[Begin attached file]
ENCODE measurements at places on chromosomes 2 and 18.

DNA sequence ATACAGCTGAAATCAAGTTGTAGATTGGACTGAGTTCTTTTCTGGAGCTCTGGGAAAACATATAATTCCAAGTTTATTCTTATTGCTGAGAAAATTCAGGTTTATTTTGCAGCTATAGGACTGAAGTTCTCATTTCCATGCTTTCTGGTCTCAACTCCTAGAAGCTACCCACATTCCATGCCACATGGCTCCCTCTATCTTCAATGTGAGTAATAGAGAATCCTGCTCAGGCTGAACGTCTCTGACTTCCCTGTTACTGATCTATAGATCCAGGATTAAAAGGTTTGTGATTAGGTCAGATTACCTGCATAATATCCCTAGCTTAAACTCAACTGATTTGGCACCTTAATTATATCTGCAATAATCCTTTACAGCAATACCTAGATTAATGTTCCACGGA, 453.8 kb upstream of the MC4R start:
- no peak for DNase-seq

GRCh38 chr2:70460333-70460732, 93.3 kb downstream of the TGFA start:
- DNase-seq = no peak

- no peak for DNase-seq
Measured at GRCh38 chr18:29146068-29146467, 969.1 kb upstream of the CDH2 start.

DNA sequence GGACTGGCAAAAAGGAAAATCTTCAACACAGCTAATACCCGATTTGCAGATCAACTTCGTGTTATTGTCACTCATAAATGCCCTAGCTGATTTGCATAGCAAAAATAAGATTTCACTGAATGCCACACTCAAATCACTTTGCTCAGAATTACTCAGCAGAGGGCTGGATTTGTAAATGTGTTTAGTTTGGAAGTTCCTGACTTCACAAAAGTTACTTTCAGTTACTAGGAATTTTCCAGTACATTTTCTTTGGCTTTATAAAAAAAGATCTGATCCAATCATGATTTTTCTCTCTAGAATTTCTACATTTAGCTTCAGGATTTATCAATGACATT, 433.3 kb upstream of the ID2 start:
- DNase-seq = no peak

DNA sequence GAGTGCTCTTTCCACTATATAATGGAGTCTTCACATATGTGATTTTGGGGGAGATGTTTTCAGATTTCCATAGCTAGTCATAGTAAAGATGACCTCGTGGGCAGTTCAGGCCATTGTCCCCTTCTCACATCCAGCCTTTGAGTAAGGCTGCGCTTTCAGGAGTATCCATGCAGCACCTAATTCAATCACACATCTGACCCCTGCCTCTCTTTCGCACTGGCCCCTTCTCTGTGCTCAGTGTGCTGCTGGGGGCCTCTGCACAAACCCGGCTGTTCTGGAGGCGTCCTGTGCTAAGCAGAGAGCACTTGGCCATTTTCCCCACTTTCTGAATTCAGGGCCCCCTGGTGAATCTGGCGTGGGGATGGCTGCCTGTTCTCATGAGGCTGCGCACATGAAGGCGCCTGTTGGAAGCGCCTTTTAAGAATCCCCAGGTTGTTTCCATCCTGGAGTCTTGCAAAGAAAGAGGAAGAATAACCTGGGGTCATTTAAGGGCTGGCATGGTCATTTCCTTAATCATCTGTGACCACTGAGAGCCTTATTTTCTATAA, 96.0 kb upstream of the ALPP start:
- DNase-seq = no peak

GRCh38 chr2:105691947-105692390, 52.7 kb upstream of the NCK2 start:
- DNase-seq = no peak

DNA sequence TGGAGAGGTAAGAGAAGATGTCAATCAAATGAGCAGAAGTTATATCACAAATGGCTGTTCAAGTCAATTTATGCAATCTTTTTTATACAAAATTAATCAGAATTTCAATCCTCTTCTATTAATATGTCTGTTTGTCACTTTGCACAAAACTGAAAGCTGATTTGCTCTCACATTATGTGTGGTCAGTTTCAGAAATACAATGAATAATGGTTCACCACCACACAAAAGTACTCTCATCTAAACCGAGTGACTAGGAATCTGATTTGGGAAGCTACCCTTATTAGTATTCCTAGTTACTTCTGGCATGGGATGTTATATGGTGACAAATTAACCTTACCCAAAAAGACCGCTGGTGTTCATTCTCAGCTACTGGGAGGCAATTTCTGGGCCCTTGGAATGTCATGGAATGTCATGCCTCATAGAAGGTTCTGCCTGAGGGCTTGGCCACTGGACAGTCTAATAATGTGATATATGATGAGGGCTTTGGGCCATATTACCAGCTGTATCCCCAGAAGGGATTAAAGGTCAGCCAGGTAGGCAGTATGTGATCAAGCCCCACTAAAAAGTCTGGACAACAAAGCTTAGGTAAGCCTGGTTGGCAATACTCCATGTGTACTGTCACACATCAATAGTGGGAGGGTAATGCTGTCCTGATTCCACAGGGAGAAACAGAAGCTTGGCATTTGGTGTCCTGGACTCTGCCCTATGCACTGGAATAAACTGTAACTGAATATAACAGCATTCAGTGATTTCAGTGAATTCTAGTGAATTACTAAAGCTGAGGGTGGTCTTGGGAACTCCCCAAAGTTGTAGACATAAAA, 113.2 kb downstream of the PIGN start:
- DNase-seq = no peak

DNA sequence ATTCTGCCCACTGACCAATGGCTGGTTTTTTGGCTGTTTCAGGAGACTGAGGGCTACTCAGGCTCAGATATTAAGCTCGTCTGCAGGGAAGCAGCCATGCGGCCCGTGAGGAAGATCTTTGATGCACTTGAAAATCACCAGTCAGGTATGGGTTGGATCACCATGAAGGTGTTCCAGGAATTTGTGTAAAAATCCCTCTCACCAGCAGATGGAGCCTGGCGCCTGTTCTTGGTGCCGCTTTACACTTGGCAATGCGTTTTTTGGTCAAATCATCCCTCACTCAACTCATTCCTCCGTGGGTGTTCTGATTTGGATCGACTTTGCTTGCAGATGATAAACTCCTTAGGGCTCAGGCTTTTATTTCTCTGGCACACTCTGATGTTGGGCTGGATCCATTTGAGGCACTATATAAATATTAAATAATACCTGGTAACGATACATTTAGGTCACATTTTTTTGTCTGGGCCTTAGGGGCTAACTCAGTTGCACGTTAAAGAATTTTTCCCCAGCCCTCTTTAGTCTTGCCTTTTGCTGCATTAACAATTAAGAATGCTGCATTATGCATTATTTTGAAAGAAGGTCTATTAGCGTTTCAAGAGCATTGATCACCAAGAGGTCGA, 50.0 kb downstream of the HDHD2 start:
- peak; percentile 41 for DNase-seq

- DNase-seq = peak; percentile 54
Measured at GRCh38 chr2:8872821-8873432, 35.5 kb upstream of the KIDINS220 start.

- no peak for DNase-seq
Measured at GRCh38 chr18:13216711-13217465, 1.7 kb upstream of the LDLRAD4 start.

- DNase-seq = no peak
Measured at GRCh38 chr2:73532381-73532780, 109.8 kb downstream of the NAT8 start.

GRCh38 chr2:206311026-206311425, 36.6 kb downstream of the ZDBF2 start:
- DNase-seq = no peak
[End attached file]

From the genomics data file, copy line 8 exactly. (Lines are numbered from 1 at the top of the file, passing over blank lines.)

DNA sequence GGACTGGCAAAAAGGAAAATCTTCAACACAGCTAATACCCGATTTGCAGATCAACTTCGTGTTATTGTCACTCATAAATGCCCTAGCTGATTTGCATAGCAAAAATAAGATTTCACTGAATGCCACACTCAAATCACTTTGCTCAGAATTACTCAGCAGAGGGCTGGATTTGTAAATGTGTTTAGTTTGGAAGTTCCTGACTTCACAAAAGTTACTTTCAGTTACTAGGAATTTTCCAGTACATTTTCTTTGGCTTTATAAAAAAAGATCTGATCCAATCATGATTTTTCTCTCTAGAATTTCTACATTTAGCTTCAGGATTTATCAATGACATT, 433.3 kb upstream of the ID2 start: